Take a paper, commissioned by the federal government, reporting the advice of 22 experts from Group Of Eight universities. Dated Sunday, it put forward two views.
“One view, influenced by our position on the epidemic curve, the limitations of wide community testing and surveillance and the experience of other countries, argues for a comprehensive, simultaneous ban across Australia.
“The other, influenced by the fact that a large number of our cases are a direct/contacts of importation (which have now been stopped), influenced by the large variation in case density across Australia and the adverse consequences of closure and the sustainability and compliance to an early closure, argued for a more proportionate response”.
The first view was “a dominant position in this group”, the paper said. What it didn’t add was that this was the overwhelming view.
When asked about the paper at a Tuesday news conference, both Morrison and Murphy were noticeably uneasy. Morrison flicked the question to Murphy who said: “Any measures we place, we believe need to be for the long haul. The idea that you can put measures in place for four weeks and suddenly stop them and the virus will be gone is not credible. So we are very keen to put as restrictive measures in place without completely destroying life as we know it.”
Another paper circulating, including to senior business figures, argues “the case for a short, sharp lockdown in Australia”. It has been contributed to by Raina MacIntyre, who heads UNSW’s Biosecurity Program; Louisa Jorm, director of the Centre for Big Data Research in Health, UNSW; Tim Churches, health data scientist at UNSW; and Richard Nunes-Vaz, from Torrens Resilience Institute at Flinders University.
“We are deeply concerned about the prospect of Australia losing control of the epidemic to a degree which would exceed health system capacity and result in far greater numbers of cases, more health and economic losses, and a longer time to societal recovery,” the paper says.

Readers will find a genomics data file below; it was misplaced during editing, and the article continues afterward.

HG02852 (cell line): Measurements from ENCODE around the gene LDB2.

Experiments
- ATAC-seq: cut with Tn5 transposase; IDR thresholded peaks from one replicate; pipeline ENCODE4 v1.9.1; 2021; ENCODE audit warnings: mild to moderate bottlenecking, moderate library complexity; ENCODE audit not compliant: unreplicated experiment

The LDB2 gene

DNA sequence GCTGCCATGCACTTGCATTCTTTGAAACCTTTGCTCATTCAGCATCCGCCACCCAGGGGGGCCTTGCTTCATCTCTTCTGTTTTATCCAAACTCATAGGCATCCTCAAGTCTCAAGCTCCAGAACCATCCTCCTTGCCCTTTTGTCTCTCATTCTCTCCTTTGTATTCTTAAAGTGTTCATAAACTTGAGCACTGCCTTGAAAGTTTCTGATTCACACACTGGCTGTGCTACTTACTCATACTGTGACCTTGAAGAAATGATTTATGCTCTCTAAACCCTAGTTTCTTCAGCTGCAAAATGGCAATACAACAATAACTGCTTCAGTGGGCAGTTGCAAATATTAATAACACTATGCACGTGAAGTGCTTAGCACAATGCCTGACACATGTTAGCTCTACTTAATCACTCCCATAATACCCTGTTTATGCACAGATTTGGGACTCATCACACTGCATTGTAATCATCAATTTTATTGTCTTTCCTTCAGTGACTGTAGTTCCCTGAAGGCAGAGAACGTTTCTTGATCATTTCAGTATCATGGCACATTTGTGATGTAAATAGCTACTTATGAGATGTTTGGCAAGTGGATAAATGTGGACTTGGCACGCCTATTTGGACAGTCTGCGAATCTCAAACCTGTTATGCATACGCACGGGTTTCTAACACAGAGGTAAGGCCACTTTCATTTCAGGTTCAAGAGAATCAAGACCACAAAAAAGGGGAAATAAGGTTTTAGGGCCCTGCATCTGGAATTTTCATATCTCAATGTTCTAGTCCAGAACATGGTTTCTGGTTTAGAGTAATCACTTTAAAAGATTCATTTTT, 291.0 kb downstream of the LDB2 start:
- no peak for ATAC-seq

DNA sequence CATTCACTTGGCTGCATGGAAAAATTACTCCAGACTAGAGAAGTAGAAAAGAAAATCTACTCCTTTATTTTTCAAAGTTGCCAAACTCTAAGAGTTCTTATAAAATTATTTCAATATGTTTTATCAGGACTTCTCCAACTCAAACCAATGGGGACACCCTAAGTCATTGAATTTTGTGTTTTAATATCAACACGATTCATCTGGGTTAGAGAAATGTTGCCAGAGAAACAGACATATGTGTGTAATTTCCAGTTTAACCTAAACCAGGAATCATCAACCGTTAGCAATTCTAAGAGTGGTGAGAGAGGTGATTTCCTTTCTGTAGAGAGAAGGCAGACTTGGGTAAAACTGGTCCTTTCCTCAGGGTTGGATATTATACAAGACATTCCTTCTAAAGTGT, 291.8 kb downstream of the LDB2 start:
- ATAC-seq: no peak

“A short, sharp lockdown of 4-8 weeks will improve control of the epidemic in Australia, reduce case numbers and bring us to a more manageable baseline from which phased lifting of restrictions and economic recovery can occur.
“If we fail to do this, we face continued epidemic growth, potential failure of the health system, and a far longer road to recovery.”
The lockdown would be used to ramp up a massive testing operation to identify and isolate cases, enabling the subsequent ease-off to be done more safely.
On Thursday the federal government’s Deputy Chief Medical Officer Paul Kelly suggested challenges to official advice made for public confusion and should be kept behind closed doors.
Not if the challengers turn out to be right.
Morrison received praise in the early days for his handling of the crisis. Now he and his closest health advisers are increasingly finding themselves the odd men out.
Nancy Pelosi is back. Back throwing her weight around. Back in charge.
As the newly-elected Speaker of the US House of Representatives – arguably the most powerful position after the president – the top-ranking Democrat is suddenly the closest thing America has to an incumbent “opposition leader”.
Not before time. Last week, after Pelosi forced President Donald Trump into a humiliating retreat from his partial government shutdown, a former administration official texted Axios reporter Jonathan Swan with the words: “Trump looks pathetic… he just ceded his presidency to Nancy Pelosi”.
For astonished Australians, the mercurial Trump’s adolescent theatrics merely underscore the value of our Westminster parliamentary tradition.
This is the “oppositional” system in which an alternative prime minister, with a fully-formed shadow ministry, is not only appointed in plain view, but also goes about releasing detailed alternative policy. All while holding the government to account.
However, comparisons to the US are not always so kind. Pelosi’s late-career revival at the age of 78 highlights a cultural point of difference somewhat less flattering to Australia.
It’s a difference that hints at a corrosive ageism in Australian public life that is so normal it goes unremarked — a tendency to over-value the new and reward hyper-ambitious individuals while squandering the wisdom amassed through years in service.
It is a mentality that:
short-changes the electorate by failing to extract full value from its investment in seasoned representatives
elevates MPs before they are ready and discards them when they are
works disproportionately against women, by making the early to mid-career years — during which women typically require time away for childbirth — the crucial ones.
Is it merely coincidence that the two most successful women in recent Australian leadership on each side, Julia Gillard and Julie Bishop, did not weather such career absences? Or that some of the bigger names on the rung immediately below them did not either — think Penny Wong, Michaelia Cash, and going back further, Amanda Vanstone?
This unspoken antipathy to experience is not new. Nearly 20 years ago, John Howard purchased an internal truce by flagging his voluntary retirement as early as 63. Sure, it was designed to hold off the rising Peter Costello, but the deal flew because it rang true. Of course the PM would hand over in his mid-60s. Who would credibly seek high office beyond that?